#2 cybernoid

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Posted 05 March 2013 - 12:40 PM

Calculations I have made based on properties I know the exact details of show that you've been on to a loser if you bought since 2003/2004. I guess it varies across property types and regions.

Don't tell them though, let them snigger at you for throwing your money away on their 'investment' when in fact they are subsidising your living costs for you while you wait to buy at value.

Sshh!

#3 long time lurking

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Posted 05 March 2013 - 12:48 PM

From the LettingAgentToday website:


:lol:



But the banks love it as they have a army off interest only unpaid caretakers

#4 The Preacherman

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Posted 05 March 2013 - 12:49 PM

Anyone who joined the BTL party post 2004 will have lost money yet few would own up to it.

#5 long time lurking

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Posted 05 March 2013 - 12:54 PM

Anyone who joined the BTL party post 2004 will have lost money yet few would own up to it.


Agreed and another 15 + years of hoping IR`s don`t rise is a long time

#6 beccles

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Posted 05 March 2013 - 01:02 PM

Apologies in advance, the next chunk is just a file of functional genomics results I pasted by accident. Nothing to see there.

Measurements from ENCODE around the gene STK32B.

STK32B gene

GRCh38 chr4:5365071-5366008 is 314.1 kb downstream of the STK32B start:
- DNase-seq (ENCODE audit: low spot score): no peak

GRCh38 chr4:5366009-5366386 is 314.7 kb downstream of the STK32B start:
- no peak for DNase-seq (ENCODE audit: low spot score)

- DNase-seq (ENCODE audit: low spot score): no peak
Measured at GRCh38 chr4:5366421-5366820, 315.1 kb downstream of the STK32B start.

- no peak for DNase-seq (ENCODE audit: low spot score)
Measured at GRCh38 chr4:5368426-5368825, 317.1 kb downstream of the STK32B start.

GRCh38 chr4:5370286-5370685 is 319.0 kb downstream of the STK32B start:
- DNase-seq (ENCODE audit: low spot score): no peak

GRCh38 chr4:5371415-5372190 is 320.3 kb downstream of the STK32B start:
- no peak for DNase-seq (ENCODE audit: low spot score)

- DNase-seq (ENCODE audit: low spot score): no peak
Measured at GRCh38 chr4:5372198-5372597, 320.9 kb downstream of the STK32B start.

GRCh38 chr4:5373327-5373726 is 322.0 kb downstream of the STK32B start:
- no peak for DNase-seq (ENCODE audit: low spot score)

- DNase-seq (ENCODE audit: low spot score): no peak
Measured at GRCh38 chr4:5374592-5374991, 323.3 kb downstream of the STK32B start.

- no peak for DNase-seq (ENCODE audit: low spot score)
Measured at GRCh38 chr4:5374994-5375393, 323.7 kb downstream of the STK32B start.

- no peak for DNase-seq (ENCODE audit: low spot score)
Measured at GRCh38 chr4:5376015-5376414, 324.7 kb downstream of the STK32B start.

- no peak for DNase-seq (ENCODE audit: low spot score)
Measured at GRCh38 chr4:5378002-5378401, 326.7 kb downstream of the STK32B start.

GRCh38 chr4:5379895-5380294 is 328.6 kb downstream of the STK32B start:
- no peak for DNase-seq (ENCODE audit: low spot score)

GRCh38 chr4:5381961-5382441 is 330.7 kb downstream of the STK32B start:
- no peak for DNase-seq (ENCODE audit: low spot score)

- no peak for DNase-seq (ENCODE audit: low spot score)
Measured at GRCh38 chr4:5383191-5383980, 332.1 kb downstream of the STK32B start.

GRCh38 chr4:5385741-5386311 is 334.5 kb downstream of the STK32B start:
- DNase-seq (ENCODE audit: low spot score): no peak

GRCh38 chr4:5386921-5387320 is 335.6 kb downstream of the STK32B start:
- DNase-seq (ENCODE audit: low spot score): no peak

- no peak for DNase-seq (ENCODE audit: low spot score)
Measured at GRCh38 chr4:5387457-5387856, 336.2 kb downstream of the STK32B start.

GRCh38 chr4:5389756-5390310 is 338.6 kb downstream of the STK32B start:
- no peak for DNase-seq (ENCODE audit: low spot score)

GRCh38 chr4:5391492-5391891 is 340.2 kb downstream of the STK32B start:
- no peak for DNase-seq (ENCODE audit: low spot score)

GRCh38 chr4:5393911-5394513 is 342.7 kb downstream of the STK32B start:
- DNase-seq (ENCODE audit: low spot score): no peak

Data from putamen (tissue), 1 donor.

I dont believe it, homes under the hammer tells me everyone makes money.

#7 thecrashingisles

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Posted 05 March 2013 - 01:02 PM

Anyone who joined the BTL party post 2004 will have lost money yet few would own up to it.


Hmmm, sadly those who bought in central London will have made a killing.

#8 eight

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Posted 05 March 2013 - 01:09 PM

I dont believe it, homes under the hammer tells me everyone makes money.


OTOH, I can't believe there's a single person with six figures in the bank hasn't at least thought about putting it into property. When you're only trying to beat 2% it must look tempting. Whether many of them follow through or properly do the sums is another matter, but I know anecdotally of at least one.
There is a war going on for your mind. If you are thinking, you are winning.

#9 interestrateripoff

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Posted 05 March 2013 - 01:34 PM

The cost of servicing the debt with no repayment vehicle makes buy to let a gamble on house prices going up. It's just like bidding up the price of tulips.

Proof that Brown had repeated IMF / OECD / BIS warnings over house prices and did nothing!!!
Looting: The Economic Underworld Of Bankruptcy For Profit
The exponential growth of debt and the unsustainability of debt
The logic of HPI @ 10% YoY means your £100k house would be worth £1.38bn in 100 years
Paying down my mortgage with money found on the street

It's time to sue the Bank of England / Federal Reserve for GROSS NEGLIGENCE
If DEBT is the problem REPAYMENT is the solution or you default

 

"The trouble with the world was that prices were so low that only the rich people could buy and the aim of the Conference was to raise them to a point where it would again be possible for poor people to buy something."

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New digest on the credit crisis and economy Part2 Part 3